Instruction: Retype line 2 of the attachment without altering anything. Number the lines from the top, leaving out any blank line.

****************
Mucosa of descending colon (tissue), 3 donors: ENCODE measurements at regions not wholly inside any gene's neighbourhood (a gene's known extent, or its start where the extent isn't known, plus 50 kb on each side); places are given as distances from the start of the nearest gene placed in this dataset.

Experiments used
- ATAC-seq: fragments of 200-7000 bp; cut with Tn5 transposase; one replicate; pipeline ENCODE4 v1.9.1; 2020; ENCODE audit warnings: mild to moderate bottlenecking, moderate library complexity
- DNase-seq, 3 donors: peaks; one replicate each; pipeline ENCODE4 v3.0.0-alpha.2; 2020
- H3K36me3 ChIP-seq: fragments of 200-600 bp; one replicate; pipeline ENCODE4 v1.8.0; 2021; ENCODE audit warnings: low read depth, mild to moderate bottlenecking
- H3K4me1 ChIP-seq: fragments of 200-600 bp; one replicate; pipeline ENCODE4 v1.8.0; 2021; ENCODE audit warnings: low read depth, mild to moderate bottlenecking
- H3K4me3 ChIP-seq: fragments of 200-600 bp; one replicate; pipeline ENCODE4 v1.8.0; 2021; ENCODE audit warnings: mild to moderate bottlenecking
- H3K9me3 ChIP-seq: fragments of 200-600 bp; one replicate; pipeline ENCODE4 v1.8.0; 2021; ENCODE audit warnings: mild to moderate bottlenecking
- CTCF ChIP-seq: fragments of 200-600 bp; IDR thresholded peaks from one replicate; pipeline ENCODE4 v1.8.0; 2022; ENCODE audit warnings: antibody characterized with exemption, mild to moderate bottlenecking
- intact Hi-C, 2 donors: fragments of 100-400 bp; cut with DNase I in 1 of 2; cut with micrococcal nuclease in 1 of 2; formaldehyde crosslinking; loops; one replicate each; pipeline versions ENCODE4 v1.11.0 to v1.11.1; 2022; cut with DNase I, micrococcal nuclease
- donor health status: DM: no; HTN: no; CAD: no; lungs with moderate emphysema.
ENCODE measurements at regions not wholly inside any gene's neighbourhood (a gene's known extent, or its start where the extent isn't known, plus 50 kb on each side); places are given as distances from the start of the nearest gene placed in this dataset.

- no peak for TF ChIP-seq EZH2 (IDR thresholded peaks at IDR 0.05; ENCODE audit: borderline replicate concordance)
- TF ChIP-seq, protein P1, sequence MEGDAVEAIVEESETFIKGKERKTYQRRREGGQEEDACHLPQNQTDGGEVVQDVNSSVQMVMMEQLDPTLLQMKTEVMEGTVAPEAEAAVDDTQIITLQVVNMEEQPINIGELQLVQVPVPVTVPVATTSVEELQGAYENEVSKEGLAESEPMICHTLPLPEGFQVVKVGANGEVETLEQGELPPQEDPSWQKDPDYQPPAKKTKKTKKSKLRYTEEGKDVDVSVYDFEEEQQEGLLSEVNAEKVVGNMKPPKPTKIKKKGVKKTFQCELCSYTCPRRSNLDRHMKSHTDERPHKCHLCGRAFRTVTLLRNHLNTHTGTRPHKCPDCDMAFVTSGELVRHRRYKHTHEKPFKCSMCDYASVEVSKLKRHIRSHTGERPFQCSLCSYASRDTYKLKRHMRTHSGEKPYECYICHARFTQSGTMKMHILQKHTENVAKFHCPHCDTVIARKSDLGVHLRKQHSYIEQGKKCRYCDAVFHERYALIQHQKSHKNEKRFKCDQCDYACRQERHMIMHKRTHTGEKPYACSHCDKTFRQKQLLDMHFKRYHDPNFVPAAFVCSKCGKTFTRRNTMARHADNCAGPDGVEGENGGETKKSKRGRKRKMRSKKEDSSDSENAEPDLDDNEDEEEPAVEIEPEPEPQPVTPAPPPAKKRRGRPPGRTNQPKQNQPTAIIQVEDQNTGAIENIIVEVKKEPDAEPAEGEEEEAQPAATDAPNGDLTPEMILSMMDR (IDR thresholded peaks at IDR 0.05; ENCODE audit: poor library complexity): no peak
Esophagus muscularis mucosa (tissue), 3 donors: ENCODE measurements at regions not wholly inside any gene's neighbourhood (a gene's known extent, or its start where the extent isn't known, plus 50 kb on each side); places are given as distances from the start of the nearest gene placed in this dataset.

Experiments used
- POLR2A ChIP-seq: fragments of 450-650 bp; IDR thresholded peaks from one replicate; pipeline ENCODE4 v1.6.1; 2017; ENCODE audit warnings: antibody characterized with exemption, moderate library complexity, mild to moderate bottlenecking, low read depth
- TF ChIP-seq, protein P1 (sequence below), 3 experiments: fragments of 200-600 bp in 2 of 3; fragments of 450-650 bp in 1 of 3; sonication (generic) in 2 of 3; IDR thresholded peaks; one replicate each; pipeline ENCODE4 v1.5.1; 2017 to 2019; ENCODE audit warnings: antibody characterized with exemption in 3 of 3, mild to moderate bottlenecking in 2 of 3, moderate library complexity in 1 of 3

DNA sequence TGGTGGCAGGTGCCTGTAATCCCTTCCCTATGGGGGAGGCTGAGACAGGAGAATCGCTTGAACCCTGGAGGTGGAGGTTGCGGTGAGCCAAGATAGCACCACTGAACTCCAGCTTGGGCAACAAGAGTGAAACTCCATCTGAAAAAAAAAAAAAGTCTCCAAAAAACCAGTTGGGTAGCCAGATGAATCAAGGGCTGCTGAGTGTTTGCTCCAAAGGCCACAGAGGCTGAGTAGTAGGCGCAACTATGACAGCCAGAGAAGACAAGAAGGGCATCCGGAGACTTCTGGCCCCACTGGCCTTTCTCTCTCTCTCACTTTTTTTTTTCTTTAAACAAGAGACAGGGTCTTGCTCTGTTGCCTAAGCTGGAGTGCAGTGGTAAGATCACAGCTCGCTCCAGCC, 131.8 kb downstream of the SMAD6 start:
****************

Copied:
Experiments used